It is generally agreed that all the sciences, both social and natural, are related, particularly through the exchange of experiences, ideas, materials, methods, perspectives and theories. This ‘give-and-take’ phenomenon is, to a large extent, true and, thus, establishes a power-equilibrium or a balance-of-power relationship among the various disciplines. In my view, to accept this notion wholly without subjecting it to a critical scrutiny would, however, not be fair enough to history, which, from all indications, occupies a special and a privileged position among the sciences. My argument is that apart from these usual exchanges, each particular science has its particular history which it studies, thereby producing such disciplines as the history of accounting, of anthropology, of astronomy, of biology, of chemistry, of economics, of geology, of legal studies, of mathematics, of medicine, of philosophy, of sociology, of zoology, etc. This fact naturally demands a compulsory study and reconstruction of the history of each science by its practitioners in order to appreciate the context in which it evolved and developed, so as to understand its present circumstances and have a perspective of its future. I express the specific image – the mental picture – I have of this natural and unending expansion of the influence and authority of history into the territories of other sciences in terms of what I call ‘historical imperialism in science’. Using both secondary and primary data, and arbitrarily selecting accounting, economics and philosophy from the social sciences; and astronomy, mathematics and medicine from the natural sciences for illustration, I seek to show that each particular science has its particular history, and so most scientists study and practise history in their respective disciplines, use historical data, and employ historical approaches, in order to understand the present position of their disciplines and to have a view of the future of their subjects. Based on the successful formulation and substantiation of the reality, authenticity and superiority of the theory of ‘historical imperialism in science’, I maintain that the study of history is very crucial for the survival of all sciences, and so the significance of history at any particular point in time could be measured partly in terms of its contributions to the intellectual growth and development of all sciences. I conclude that this realisation should be used as a justification for the serious study of history both as a separate subject in the school curriculum and as an integral part of each science in order to sustain the development of the sciences, so that society could continue to benefit from their invaluable individual and collective contributions.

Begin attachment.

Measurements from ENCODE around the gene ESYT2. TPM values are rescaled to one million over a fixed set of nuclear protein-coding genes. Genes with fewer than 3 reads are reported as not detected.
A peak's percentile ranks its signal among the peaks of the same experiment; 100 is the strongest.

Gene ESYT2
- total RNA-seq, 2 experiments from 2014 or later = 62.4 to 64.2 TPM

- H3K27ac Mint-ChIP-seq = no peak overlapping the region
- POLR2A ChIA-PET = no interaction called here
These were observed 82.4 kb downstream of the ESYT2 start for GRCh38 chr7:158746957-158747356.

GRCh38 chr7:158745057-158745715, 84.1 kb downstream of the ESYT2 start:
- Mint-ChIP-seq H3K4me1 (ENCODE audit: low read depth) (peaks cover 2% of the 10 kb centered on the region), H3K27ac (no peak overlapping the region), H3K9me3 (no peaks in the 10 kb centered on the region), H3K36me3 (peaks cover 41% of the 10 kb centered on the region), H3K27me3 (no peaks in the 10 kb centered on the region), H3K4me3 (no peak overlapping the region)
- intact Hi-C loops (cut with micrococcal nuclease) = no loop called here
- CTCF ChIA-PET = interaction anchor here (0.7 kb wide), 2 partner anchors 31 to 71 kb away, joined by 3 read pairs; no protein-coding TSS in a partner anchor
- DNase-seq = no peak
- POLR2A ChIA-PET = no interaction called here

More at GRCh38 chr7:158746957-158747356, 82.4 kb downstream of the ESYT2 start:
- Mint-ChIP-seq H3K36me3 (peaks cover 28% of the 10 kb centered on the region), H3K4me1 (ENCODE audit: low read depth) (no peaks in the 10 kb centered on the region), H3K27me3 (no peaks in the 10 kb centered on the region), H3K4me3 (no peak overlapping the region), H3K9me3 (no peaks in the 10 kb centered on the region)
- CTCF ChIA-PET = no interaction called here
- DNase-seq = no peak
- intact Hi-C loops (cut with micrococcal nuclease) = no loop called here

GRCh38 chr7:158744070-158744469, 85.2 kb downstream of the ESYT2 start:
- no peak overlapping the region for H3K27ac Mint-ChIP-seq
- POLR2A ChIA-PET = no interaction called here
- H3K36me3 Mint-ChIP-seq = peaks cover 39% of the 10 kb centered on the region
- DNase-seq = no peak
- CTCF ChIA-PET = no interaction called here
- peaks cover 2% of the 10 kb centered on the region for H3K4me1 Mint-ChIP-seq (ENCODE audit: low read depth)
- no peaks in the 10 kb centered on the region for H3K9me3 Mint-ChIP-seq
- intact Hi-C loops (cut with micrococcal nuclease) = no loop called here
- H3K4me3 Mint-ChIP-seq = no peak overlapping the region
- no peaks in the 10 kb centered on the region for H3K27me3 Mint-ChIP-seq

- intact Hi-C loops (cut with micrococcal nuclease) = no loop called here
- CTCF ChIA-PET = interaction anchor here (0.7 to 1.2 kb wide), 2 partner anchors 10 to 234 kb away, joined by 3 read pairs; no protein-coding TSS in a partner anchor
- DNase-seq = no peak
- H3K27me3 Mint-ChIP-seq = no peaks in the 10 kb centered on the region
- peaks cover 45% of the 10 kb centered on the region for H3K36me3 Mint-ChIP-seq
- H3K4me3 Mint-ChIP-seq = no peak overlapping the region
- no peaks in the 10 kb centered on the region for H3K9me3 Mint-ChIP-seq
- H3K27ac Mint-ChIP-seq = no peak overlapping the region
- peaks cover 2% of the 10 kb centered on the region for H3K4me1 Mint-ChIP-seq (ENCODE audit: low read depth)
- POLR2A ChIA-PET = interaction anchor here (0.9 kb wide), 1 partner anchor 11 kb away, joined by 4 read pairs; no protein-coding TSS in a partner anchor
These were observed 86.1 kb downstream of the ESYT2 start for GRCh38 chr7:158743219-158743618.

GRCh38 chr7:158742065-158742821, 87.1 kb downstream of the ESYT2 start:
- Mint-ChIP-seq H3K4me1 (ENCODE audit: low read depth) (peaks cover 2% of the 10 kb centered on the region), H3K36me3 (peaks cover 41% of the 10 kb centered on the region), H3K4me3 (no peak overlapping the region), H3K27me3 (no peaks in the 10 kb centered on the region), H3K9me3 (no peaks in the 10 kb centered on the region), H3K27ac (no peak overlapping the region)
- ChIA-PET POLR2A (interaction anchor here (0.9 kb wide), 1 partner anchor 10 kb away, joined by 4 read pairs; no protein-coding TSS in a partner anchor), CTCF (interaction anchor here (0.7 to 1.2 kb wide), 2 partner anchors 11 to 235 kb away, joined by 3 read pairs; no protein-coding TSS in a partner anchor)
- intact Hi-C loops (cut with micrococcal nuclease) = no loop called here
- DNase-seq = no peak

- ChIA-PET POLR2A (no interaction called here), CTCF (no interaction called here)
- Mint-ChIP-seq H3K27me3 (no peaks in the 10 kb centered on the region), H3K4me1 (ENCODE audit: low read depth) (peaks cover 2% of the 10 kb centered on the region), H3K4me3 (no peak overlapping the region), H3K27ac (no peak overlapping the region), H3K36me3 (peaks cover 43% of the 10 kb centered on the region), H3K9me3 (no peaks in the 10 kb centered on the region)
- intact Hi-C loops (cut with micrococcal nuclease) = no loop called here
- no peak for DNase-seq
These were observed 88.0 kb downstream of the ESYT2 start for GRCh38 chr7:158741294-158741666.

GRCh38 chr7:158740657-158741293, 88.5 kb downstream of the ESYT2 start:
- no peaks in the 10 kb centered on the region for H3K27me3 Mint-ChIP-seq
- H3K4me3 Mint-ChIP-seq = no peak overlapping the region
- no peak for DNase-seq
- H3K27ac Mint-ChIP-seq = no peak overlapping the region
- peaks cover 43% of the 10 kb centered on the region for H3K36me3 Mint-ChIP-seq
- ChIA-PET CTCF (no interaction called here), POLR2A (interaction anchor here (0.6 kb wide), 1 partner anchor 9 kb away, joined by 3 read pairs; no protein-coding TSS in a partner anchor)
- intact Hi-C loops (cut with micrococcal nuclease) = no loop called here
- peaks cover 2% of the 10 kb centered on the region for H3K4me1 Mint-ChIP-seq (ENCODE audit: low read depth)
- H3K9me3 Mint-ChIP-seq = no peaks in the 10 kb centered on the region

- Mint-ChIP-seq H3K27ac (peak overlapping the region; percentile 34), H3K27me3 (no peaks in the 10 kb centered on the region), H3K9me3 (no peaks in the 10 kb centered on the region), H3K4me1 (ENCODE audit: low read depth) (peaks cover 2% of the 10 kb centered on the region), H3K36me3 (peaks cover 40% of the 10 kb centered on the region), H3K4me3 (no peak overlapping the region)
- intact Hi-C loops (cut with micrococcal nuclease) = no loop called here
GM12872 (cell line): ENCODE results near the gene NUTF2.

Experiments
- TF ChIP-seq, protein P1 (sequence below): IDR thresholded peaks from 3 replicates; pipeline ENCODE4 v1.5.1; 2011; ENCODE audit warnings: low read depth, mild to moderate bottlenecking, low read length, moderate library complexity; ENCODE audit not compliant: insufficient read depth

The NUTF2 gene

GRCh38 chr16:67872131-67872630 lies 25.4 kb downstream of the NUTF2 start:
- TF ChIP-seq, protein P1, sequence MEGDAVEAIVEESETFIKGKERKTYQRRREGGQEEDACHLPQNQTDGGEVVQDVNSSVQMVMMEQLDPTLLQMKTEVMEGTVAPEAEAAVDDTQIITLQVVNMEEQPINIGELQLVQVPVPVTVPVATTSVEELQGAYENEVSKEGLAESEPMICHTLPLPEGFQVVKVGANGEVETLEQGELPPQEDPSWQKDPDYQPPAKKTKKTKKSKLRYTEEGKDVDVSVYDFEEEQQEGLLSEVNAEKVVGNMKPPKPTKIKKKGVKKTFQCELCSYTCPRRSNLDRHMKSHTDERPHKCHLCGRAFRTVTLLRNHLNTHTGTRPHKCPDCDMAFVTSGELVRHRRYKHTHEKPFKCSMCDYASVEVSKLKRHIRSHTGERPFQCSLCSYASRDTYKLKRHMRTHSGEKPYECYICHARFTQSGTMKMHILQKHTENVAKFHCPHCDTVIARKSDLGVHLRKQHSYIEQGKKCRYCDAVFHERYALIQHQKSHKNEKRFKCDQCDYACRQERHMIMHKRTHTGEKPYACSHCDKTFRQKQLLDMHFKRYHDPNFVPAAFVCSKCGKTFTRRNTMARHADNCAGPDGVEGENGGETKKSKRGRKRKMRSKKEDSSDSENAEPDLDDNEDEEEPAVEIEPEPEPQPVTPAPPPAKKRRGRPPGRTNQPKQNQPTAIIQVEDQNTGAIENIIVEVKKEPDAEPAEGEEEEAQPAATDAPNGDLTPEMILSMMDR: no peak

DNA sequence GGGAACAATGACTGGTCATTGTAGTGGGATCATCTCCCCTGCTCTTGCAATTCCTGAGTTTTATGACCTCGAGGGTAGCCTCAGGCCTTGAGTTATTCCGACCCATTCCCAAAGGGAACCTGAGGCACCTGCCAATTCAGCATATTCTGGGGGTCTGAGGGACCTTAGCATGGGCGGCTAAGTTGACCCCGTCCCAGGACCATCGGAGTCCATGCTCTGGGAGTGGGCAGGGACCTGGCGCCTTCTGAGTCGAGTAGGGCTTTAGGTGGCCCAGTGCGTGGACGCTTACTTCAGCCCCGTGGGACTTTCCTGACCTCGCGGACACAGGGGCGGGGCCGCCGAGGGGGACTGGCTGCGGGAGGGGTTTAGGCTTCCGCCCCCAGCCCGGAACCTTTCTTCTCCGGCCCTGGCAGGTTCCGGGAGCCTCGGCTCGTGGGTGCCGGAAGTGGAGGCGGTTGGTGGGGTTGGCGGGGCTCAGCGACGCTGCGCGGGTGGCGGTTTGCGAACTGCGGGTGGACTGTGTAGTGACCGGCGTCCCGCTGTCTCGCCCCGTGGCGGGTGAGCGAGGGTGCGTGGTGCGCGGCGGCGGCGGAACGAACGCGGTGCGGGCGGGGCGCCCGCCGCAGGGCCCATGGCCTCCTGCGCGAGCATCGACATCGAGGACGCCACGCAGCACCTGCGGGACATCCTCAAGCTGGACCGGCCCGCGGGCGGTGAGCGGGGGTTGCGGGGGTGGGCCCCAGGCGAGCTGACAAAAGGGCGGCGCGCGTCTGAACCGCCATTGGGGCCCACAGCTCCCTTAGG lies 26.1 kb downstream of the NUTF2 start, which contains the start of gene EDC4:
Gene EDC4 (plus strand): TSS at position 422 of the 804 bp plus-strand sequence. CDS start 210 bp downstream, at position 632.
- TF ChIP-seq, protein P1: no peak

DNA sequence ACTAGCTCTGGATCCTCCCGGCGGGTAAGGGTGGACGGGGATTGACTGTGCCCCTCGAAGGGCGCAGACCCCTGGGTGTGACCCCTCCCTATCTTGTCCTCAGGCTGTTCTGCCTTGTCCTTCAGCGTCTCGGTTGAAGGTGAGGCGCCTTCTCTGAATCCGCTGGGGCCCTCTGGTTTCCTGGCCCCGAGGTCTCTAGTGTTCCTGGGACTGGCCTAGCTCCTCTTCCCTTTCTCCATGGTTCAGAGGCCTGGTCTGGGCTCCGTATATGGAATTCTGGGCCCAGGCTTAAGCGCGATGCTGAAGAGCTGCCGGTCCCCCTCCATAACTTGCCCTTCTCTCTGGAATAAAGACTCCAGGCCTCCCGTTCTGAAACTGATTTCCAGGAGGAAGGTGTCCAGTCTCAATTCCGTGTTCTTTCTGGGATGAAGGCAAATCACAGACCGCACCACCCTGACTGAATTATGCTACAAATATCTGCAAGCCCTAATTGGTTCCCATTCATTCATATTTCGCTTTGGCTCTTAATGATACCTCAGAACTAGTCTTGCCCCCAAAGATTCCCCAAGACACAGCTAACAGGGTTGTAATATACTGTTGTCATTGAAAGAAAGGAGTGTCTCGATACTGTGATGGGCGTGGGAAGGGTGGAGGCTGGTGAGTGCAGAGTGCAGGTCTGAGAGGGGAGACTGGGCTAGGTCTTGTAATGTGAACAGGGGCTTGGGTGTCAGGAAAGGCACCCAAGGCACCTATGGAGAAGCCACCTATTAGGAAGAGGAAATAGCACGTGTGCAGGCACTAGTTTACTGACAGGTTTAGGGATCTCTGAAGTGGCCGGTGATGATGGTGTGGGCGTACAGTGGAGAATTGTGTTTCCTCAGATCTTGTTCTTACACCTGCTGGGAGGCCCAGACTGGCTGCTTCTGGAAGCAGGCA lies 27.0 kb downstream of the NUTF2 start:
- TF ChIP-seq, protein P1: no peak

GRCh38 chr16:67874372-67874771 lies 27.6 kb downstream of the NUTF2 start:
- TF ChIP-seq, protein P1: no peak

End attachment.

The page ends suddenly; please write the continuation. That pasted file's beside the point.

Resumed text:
How to Cite
Adjepong, A. (2017). Historical Imperialism in Science: A Theory of the Relationship between History and Other Disciplines. Academy of Social Science Journal, 2(11). Retrieved from http://innovativejournal.in/index.php/assj/article/view/1947
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How to Cite
Adjepong, A. (2017). Historical Imperialism in Science: A Theory of the Relationship between History and Other Disciplines. Academy of Social Science Journal, 2(11). Retrieved from http://innovativejournal.in/index.php/assj/article/view/1947